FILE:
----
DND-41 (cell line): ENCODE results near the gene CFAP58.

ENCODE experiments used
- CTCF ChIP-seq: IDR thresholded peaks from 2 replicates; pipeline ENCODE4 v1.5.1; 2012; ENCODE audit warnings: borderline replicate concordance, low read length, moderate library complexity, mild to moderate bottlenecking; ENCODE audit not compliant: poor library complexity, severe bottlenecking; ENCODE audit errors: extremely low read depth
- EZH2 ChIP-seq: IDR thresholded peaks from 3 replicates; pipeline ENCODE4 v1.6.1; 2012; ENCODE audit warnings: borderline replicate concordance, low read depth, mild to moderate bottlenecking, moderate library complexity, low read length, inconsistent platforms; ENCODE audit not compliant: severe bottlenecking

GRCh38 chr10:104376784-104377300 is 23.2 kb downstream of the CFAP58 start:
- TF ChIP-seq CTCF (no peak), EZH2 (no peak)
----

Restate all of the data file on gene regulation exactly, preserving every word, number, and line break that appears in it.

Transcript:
DND-41 (cell line): ENCODE results near the gene CFAP58.

ENCODE experiments used
- CTCF ChIP-seq: IDR thresholded peaks from 2 replicates; pipeline ENCODE4 v1.5.1; 2012; ENCODE audit warnings: borderline replicate concordance, low read length, moderate library complexity, mild to moderate bottlenecking; ENCODE audit not compliant: poor library complexity, severe bottlenecking; ENCODE audit errors: extremely low read depth
- EZH2 ChIP-seq: IDR thresholded peaks from 3 replicates; pipeline ENCODE4 v1.6.1; 2012; ENCODE audit warnings: borderline replicate concordance, low read depth, mild to moderate bottlenecking, moderate library complexity, low read length, inconsistent platforms; ENCODE audit not compliant: severe bottlenecking

GRCh38 chr10:104376784-104377300 is 23.2 kb downstream of the CFAP58 start:
- TF ChIP-seq CTCF (no peak), EZH2 (no peak)